The SD90 is capable of capturing 5-megapixel snaps, and you can also capture still images while you're recording video, just by pressing the usual still image button, although the image quality will be slightly lower (4.5 megapixels) and certain features, such as the built-in flash and red-eye reduction, won't work. You can choose between manually selecting your desired image mode or simply using the iA function, which will do it for you. The modes on offer include all the usual suspects such as Portrait, Scenery, Lowlight, Night Scenery and Macro.
There are plenty of handy features on offer such as Face Recognition and Face Framing, where up to six faces can be recognised and settings are automatically changed to offer the best picture. You also get the usual stuff like red-eye reduction as well a handy high-speed burst mode for taking lots of snaps in quick succession. There's a Windows-only software disc in the box which offers some basic image managements options but nothing much besides.
When recording, we found it easier to use the manual zoom control on the top of the unit, rather than the touchscreen, although the control could definitely do with being a touch smoother. We found the autofocus to be pretty effective even in low light conditions and on a cloudy day. Images were really smooth with very few jagged edges and no visible pixellation. Detail on close-up shots was also particularly impressive.
Sound is recorded in two-channel Dolby Digital stereo and by camcorder standards, it isn't bad at all and there are even a few options for setting the built-in mic's levels. However, you do get the telltale rustling sound in the background in any noisy environments. The SD90 manages to get round this particular flaw by including an input for an external mic, which will no doubt be a must for anyone who is serious about their movie making.
To film in 3D, you'll need to use the VW-CLT1 3D lens which adds a further £280 to the price. The dual-lens add-on screws on to the SD90 using a supplied adaptor. This takes a while and although relatively straightforward, did prove to be a tad fiddly. Measuring in at 78 x 59 x 97mm, and weighing 195g, the lens is a bit of a beast and makes the camcorder feel rather heavy when attached. The fact that it weighs down the front of the camcorder also makes it feel slightly precarious, as if it might overbalance at any moment. Set-up is fairly straightforward, with onscreen prompts guiding you through the three levels of 3D calibration, using the dials under the flip-up panel on the 3D lens. It's can be a little tricky to set these accurately as you need to keep the lens as still as possible while you calibrate it. We actually had to do this a few times before we got the hang of it (and managed to keep the lens still enough).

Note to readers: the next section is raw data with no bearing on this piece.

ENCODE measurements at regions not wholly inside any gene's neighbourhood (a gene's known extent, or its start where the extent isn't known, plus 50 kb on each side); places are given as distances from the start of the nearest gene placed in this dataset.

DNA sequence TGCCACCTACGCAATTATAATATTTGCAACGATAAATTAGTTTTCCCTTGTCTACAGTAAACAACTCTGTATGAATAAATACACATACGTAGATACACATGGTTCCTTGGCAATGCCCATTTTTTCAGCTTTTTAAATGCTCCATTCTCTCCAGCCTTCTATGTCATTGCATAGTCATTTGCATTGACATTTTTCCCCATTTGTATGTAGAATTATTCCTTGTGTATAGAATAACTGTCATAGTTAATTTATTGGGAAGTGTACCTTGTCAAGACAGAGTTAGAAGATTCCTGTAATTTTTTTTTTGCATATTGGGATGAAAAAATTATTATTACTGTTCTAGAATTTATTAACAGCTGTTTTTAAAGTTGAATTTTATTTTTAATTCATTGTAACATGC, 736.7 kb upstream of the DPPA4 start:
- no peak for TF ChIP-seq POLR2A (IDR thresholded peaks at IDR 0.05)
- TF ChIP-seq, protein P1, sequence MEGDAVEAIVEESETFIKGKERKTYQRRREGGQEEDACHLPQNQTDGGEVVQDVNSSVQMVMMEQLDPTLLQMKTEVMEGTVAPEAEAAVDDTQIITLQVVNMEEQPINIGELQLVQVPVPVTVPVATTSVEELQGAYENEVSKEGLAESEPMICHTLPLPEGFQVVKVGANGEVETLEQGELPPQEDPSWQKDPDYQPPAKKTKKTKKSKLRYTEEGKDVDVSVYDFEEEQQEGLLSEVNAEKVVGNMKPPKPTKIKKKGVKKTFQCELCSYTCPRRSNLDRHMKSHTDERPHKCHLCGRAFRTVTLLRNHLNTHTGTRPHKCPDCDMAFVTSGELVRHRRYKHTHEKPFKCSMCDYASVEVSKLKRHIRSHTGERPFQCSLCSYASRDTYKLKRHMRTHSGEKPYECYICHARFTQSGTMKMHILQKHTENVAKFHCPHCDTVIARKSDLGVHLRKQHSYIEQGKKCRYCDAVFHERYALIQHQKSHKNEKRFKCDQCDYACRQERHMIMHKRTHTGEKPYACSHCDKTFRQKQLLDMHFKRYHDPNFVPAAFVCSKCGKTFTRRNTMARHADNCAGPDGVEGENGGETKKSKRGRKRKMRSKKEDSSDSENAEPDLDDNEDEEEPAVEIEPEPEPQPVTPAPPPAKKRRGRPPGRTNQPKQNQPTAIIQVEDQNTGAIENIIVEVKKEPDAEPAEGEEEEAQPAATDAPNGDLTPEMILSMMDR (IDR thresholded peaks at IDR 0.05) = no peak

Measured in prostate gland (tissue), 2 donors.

When you're filming in 3D, zooming is off the menu as are most other functions, although you do still get autofocus and stabilisation. The dual lenses record two 2D images side-by-side, which is what you'll see if playing the video back on the camcorder on any non-3D screen. To play back the footage you can either hook up to a 3D TV or view it on a PC using one of the various downloadable stereoscopic players that are available on the web. We uploaded ours to YouTube (here), where it can be viewed in 3D through the various settings that YouTube offers - unfortunately we can only embed in 2D side-by-side as below.
We found that the 3D pictures we recorded contained a fair bit of noise and were a little on the dark side - not that suprising given the tiny size of the lenses and the small amount of light that can get through. The fact that most of the shooting features are disabled also means that there's little scope for tweaking the footage.
Overall, the SD90 is a splendid camcorder for the sub-£500 price bracket and offers lots to get excited about, even before you consider its 3D capabilities. Apart from its slick chassis and comfortable design, its versatility is a key selling point and one that allows for plenty of creative input. This makes it a good choice for budding filmmakers who don't have a lot of cash to spare or those that want some high-quality home movies.
We're giving the SD90 a high score based on it being an excellent camcorder in its own right. The 3D aspect of things is a tad clumsy, but still a compelling add-on if you're keen to start recording in 3D, although only if you've got a fair bit of cash to spare and a 3D TV to make the most out of it.